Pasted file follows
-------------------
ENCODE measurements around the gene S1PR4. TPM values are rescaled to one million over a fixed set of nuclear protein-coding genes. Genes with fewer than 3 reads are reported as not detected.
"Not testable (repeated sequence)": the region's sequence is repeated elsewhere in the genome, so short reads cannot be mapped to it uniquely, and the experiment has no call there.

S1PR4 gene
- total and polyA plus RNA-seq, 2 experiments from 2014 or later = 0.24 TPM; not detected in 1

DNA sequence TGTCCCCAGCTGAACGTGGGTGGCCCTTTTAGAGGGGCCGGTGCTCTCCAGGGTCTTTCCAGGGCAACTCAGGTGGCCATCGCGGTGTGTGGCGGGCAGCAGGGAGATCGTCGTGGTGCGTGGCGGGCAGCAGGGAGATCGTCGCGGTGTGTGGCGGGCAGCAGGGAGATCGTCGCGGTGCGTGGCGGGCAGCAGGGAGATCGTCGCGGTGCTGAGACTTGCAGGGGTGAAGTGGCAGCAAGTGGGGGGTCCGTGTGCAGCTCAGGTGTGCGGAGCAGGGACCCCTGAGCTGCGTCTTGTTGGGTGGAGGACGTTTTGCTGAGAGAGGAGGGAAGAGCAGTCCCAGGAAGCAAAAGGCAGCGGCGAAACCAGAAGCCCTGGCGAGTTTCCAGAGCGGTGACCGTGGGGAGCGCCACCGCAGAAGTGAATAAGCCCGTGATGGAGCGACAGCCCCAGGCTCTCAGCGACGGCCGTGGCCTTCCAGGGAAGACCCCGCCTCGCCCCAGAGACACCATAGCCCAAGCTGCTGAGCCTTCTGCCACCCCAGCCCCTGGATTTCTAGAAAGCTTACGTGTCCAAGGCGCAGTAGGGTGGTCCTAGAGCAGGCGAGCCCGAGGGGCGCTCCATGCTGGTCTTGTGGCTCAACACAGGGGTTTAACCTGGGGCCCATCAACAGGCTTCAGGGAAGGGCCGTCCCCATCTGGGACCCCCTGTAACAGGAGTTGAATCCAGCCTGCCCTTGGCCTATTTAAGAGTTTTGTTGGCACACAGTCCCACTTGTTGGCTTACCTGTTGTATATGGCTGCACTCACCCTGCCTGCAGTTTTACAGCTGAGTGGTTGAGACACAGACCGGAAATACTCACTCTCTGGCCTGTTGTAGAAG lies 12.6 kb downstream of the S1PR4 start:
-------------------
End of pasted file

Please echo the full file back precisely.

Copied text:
ENCODE measurements around the gene S1PR4. TPM values are rescaled to one million over a fixed set of nuclear protein-coding genes. Genes with fewer than 3 reads are reported as not detected.
"Not testable (repeated sequence)": the region's sequence is repeated elsewhere in the genome, so short reads cannot be mapped to it uniquely, and the experiment has no call there.

S1PR4 gene
- total and polyA plus RNA-seq, 2 experiments from 2014 or later = 0.24 TPM; not detected in 1

DNA sequence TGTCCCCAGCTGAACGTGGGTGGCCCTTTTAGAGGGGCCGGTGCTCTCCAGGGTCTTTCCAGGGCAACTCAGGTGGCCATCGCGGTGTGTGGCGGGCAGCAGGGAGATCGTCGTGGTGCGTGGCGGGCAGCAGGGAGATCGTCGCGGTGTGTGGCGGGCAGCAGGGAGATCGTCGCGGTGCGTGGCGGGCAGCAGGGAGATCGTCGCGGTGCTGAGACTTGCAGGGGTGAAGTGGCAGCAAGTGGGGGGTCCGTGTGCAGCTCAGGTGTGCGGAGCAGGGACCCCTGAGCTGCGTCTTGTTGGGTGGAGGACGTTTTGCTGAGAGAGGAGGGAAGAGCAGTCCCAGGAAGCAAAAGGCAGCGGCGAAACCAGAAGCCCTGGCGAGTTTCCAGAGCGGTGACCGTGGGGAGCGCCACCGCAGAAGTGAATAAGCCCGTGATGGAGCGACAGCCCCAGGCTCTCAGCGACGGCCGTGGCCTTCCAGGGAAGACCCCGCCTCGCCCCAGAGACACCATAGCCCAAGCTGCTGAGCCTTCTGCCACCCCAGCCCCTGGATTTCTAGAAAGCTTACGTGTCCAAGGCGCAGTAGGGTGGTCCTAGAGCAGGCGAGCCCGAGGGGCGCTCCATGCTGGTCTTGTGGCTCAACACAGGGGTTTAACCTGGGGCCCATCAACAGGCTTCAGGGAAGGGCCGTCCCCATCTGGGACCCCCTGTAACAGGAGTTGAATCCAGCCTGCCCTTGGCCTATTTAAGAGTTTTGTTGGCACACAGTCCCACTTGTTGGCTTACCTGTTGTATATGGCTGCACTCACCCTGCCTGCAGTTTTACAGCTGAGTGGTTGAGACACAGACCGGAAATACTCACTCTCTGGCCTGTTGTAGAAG lies 12.6 kb downstream of the S1PR4 start: